Project Cheetah: Radio Collars Removed from 2 More; 'Don’t Talk to Media,' Officials Told

The Union government said in parliament that ‘traumatic shock’ killed the cheetahs Tejas and Suraj, who died recently, as well as the female Daksha in May.

New Delhi: In Madhya Pradesh’s Kuno National Park where African cheetahs have been released into the wild as part of Project Cheetah, two more cheetahs – Aasha and Dheera – have been brought back to the enclosure for health examinations and their radio collars taken off. This brings the number of cheetahs whose radio collars have been removed to five, after the deaths of Tejas and Suraj last week that experts have said were caused by radio collar infections.

The Wire has learnt that there is also a gag order of sorts now on officials and experts involved in the Project that prevents them from speaking to the media about the current status of the project and its cheetahs.

‘Traumatic shock’ killed three cheetahs so far, the Minister of State in the Ministry of Environment, Forest and Climate Change told the Rajya Sabha on July 20. The response, however, does not indicate what caused the traumatic shock that led to the animals’ death.

‘Traumatic shock’ killed three cheetahs

Three cheetahs named Tejas, Suraj and Daksha died of “traumatic shock”, said Ashwini Kumar Choubey, Minister of State in the Ministry of Environment, Forest and Climate Change, at the Rajya Sabha on July 20. 

The minister said this in response to a query posed by Member of Parliament Vivek Tankha of the Congress, asking whether the Union environment ministry has investigated the reasons for the cheetah deaths and what steps were being taken to mitigate this and sustain their population.

Project Cheetah – India’s intercontinental translocation programme that aims to introduce the African cheetah in some Indian grasslands – has witnessed the deaths of five adult cheetahs so far, of the 20 that arrived in Kuno from Namibia and South Africa in September last year and March this year.

Of these, the last two deaths – of males Tejas and Suraj – have courted controversy. Experts on the Cheetah Project Steering Committee told The Wire that the deaths were caused by septicaemia, an infection of the bloodstream, brought on by the combined effects of abrasion of radio collars fitted on their necks and moisture accumulated under the collars, which progressed to dermatitis, sepsis and ultimately, death. On the other hand, the National Tiger Conservation Authority (NTCA) – which implements and oversees Project Cheetah – has insisted that all cheetah deaths have been due to “natural causes”. 

On July 20, Choubey’s reply to Tankha’s questions detailed the reasons of deaths of all five cheetahs that have died so far as part of Project Cheetah. Cheetahs Sasha (the first cheetah to die, on March 27 this year) and Uday died of chronic renal and cardiopulmonary failure respectively, the reply said. The deaths of three of the cubs born to cheetah Jwala were due to heat stroke.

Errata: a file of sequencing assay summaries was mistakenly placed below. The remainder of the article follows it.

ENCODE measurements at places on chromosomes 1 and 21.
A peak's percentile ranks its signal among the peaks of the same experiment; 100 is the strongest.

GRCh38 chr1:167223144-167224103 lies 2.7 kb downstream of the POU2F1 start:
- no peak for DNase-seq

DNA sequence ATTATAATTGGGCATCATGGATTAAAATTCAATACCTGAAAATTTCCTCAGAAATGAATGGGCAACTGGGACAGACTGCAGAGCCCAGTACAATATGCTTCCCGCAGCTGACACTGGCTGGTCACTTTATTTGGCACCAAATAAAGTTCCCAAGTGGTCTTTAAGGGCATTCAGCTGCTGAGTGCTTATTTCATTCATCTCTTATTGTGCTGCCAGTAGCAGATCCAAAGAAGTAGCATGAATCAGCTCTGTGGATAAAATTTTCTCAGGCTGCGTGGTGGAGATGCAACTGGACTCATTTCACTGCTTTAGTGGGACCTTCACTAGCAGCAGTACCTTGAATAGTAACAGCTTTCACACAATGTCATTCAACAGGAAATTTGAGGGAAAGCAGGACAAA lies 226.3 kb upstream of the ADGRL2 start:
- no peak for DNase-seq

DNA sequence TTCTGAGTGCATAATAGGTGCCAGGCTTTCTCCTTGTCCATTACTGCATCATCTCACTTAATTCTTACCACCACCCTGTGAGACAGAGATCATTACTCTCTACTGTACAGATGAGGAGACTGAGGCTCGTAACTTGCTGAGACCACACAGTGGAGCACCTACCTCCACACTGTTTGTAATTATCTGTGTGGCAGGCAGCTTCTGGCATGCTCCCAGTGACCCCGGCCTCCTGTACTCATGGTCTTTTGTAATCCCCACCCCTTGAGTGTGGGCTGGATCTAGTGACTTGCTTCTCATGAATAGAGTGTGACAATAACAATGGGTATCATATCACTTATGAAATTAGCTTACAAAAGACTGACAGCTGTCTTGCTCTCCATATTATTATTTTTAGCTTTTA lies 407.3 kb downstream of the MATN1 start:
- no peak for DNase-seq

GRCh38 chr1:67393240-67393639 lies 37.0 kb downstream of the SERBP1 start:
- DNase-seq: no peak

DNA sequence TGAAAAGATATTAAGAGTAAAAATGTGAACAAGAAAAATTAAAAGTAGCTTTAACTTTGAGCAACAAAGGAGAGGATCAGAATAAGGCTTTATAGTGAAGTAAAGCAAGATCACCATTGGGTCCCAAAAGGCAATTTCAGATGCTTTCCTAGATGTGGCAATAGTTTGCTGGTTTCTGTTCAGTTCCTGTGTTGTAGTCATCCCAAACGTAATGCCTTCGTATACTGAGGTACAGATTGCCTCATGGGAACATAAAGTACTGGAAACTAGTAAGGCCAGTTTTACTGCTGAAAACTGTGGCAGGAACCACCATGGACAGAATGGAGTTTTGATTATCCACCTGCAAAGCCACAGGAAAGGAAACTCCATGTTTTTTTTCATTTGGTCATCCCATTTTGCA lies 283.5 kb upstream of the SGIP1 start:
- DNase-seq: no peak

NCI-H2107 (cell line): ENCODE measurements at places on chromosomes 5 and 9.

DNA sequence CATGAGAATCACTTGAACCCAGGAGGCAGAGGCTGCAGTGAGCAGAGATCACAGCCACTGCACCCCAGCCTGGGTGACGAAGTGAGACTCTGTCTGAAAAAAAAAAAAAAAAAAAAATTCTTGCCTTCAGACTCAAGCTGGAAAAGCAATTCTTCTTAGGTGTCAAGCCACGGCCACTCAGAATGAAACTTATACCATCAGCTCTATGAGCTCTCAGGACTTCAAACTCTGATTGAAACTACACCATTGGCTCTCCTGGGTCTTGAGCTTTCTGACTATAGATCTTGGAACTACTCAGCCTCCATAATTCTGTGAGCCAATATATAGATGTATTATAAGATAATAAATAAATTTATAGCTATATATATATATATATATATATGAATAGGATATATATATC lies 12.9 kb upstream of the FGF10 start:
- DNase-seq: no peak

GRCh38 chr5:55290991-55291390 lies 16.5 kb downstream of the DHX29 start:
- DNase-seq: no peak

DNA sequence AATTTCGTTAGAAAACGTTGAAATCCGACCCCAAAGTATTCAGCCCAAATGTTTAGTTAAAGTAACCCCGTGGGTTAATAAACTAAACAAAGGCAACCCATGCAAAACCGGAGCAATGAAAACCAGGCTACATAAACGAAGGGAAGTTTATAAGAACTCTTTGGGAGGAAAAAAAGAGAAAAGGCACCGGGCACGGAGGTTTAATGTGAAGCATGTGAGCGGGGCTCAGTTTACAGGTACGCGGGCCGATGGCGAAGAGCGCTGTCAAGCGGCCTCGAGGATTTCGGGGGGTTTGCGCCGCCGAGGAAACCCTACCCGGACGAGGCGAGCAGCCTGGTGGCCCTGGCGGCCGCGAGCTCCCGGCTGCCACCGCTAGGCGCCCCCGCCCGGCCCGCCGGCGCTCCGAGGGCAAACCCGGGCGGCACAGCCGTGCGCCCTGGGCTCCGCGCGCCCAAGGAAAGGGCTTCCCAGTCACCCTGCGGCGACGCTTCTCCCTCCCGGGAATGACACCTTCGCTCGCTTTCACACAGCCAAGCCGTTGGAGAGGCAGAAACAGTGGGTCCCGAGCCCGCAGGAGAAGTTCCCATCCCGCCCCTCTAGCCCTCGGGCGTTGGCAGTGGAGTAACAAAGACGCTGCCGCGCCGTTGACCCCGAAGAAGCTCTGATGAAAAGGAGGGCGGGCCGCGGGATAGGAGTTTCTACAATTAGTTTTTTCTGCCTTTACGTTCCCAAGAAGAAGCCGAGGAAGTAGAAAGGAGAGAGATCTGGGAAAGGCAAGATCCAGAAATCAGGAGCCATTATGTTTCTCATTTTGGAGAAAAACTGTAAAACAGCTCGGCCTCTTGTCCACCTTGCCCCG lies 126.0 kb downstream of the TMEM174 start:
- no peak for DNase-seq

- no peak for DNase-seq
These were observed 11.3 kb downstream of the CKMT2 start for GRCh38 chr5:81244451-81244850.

The deaths of three adults – Tejas, Suraj and Daksha – were due to “traumatic shock”, Choubey’s reply said. However, the response by the minister does not include what caused the traumatic shock to the three cheetahs in the first place.

Incidentally, Daksha is purported to have died due to a violent mating event on May 9. After the deaths of Tejas and Suraj last week, and experts attributing this to the radio collars that the animals have been fitted with, authorities have been conducting health examinations of the remaining cheetahs – including those free-ranging in the wild in Kuno.

Radio collars of two more cheetahs removed

As per a press note by the Madhya Pradesh forest department on July 20, two more free-ranging cheetahs – Aasha and Dheera – have been brought back to their enclosures for health checks. Their radio collars have also been removed, and the animals will be kept in their enclosures for further health inspections. The animals are currently healthy, as per the press note.

Aasha and Dheera join the other previously free-ranging cheetahs Pavan, Gaurav and Shaurya in captivity; the latter three were brought back to their enclosures over the weekend and health checks done. In total, five cheetahs have now been brought back to the enclosure from their free-ranging conditions in Kuno. And radio collars on all five have been removed. 

‘Don’t talk to media’

Meanwhile, The Wire has learnt from sources that officials as well as experts providing technical support and involved in Project Cheetah are under “strict instructions” to not speak to the press about any aspects pertaining to the cheetahs or the project.

Only the state’s Chief Wildlife Warden or the member secretary of the NTCA can communicate to the media, and that too via a written press note, a source said.